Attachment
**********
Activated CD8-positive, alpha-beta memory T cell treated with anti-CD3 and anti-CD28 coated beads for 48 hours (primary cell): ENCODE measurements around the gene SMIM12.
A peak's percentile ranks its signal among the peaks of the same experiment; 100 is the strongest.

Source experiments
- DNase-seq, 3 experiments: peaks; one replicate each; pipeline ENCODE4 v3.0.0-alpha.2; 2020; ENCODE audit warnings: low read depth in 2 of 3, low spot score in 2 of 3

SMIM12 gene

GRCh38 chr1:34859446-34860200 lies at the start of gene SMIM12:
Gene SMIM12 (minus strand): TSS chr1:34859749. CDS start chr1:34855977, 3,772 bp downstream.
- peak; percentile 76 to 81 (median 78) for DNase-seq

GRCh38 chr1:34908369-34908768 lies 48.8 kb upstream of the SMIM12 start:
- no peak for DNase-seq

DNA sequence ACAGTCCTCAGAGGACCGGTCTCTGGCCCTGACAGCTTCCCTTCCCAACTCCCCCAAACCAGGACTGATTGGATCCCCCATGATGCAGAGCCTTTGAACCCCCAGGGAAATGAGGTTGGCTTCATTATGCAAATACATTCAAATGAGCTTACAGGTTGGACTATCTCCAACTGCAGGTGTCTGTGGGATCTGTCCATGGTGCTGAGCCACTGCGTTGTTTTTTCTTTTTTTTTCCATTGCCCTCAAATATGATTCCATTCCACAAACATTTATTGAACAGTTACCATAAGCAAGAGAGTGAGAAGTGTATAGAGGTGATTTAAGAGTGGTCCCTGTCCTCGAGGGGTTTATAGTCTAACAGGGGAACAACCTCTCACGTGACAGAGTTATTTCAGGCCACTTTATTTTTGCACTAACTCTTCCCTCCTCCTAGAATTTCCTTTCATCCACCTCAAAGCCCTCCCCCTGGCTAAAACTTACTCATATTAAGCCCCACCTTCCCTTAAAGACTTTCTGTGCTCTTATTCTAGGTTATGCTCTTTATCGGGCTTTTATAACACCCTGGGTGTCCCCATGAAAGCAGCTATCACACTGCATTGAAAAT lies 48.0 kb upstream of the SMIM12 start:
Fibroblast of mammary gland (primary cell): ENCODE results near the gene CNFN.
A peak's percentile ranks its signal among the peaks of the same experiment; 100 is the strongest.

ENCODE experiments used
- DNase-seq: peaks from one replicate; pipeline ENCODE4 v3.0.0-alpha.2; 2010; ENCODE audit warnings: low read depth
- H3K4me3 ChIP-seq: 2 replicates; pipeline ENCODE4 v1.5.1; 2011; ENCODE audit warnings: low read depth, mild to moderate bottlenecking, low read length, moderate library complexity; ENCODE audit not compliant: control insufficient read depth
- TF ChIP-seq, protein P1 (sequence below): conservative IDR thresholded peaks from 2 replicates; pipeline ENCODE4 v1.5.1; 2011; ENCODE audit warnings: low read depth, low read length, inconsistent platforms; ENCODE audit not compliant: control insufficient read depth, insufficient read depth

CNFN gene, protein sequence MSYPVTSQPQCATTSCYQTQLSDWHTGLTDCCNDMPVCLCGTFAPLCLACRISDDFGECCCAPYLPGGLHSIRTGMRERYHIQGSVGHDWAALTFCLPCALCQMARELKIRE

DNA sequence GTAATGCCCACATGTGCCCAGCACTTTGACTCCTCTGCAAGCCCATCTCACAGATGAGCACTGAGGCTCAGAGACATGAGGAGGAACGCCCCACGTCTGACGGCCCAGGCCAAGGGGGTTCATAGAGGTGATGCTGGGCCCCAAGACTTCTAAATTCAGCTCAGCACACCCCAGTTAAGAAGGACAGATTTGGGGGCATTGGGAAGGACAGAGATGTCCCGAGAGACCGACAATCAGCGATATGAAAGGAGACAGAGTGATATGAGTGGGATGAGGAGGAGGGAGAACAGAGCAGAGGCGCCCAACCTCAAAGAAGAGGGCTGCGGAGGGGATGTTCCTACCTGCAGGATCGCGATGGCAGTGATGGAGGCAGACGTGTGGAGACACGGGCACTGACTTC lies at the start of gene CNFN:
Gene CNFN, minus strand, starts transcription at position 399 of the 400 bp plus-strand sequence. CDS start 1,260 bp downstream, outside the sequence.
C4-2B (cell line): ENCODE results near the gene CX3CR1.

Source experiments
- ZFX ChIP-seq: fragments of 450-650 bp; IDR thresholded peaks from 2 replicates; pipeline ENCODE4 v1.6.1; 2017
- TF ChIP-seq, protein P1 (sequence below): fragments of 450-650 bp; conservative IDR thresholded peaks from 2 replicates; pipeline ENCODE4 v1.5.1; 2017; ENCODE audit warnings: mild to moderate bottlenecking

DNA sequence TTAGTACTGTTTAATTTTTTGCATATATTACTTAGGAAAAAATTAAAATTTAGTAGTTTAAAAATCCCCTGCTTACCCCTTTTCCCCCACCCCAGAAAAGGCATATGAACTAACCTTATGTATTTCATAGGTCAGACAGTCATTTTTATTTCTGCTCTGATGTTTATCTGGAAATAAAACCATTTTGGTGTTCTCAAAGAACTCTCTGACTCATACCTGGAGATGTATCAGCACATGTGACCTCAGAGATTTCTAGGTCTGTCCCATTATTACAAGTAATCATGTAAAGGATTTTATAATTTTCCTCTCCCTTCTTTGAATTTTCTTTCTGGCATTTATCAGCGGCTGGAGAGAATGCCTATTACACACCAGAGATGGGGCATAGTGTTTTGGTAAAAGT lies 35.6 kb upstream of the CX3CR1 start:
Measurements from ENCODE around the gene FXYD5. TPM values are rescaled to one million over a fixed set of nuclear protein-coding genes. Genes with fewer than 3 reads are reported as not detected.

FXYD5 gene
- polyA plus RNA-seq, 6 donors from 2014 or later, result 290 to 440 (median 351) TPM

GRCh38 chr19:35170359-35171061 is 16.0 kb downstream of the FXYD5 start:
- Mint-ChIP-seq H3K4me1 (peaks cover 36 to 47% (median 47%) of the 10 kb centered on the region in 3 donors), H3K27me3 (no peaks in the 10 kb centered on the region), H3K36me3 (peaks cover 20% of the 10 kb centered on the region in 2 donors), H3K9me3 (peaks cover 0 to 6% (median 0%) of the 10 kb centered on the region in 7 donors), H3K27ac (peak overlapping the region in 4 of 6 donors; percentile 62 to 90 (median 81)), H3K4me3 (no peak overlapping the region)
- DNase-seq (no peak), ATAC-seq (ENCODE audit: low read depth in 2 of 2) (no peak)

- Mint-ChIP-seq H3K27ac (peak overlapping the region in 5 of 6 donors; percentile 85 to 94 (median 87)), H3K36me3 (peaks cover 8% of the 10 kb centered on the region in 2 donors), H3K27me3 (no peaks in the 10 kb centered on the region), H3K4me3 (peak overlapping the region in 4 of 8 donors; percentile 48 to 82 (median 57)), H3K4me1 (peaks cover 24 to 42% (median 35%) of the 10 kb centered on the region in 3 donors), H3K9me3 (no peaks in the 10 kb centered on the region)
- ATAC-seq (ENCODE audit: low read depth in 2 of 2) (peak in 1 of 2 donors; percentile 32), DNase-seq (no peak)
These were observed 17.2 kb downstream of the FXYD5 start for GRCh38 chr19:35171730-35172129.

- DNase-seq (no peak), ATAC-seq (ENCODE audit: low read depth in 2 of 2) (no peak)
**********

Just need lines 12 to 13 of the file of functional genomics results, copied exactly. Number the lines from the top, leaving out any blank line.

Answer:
Fibroblast of mammary gland (primary cell): ENCODE results near the gene CNFN.
A peak's percentile ranks its signal among the peaks of the same experiment; 100 is the strongest.